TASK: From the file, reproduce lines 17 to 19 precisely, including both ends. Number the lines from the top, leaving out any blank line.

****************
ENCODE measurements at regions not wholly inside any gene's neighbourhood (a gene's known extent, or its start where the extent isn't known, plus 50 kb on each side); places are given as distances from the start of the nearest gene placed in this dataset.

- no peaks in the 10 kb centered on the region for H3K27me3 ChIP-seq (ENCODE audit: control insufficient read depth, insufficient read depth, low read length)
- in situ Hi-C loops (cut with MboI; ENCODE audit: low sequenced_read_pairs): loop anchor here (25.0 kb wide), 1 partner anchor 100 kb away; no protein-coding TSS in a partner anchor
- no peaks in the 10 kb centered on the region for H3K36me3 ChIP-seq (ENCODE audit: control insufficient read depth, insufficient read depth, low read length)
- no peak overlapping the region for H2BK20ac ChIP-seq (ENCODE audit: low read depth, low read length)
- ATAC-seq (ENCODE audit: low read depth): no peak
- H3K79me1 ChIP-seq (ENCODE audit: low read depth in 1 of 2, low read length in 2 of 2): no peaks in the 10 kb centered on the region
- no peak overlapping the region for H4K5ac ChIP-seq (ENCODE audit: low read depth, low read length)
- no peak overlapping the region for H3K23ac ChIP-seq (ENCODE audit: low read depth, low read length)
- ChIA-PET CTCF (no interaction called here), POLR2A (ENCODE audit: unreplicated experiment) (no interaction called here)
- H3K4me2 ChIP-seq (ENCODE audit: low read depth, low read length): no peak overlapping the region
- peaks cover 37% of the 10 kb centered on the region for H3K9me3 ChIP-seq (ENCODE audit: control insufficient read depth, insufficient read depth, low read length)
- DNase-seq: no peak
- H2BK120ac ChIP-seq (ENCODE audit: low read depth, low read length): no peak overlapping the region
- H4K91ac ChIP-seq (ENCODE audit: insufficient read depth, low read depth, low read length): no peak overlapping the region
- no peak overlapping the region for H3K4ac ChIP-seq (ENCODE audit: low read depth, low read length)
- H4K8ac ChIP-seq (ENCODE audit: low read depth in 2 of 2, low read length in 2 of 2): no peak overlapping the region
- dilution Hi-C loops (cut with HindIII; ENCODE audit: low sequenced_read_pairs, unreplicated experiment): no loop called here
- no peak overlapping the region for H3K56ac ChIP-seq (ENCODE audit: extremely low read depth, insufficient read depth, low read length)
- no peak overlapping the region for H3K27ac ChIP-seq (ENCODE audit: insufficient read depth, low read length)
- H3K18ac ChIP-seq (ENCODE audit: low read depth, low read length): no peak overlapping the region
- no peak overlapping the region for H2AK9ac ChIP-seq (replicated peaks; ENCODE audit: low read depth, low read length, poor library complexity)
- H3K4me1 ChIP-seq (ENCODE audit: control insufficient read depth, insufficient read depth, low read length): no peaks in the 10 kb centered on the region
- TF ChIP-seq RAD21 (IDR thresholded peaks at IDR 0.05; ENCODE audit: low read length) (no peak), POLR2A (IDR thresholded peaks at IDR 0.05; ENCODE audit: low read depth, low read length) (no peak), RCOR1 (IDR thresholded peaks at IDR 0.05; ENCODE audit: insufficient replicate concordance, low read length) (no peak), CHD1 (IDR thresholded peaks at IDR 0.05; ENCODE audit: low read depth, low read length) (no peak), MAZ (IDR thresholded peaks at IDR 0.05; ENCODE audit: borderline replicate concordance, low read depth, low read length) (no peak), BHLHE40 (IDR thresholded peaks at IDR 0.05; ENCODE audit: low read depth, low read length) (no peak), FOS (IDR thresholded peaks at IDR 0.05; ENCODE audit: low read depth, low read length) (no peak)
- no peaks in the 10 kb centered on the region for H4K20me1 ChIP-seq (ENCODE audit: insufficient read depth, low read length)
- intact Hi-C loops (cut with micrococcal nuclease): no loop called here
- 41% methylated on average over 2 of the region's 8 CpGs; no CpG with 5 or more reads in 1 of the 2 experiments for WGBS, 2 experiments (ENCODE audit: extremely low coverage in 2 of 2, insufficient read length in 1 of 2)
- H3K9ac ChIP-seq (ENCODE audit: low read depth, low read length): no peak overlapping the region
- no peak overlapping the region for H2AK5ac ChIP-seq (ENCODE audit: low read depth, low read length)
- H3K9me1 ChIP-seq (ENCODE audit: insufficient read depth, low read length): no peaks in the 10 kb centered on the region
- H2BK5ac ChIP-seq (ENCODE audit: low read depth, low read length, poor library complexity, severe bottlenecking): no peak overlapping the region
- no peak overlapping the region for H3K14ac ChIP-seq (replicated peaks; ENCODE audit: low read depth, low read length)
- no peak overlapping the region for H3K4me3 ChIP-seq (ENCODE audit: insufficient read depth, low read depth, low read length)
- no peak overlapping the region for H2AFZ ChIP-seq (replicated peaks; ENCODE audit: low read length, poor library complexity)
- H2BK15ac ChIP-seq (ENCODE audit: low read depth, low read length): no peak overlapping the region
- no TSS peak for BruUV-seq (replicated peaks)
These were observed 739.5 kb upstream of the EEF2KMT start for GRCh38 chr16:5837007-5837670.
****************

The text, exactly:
- H4K8ac ChIP-seq (ENCODE audit: low read depth in 2 of 2, low read length in 2 of 2): no peak overlapping the region
- dilution Hi-C loops (cut with HindIII; ENCODE audit: low sequenced_read_pairs, unreplicated experiment): no loop called here
- no peak overlapping the region for H3K56ac ChIP-seq (ENCODE audit: extremely low read depth, insufficient read depth, low read length)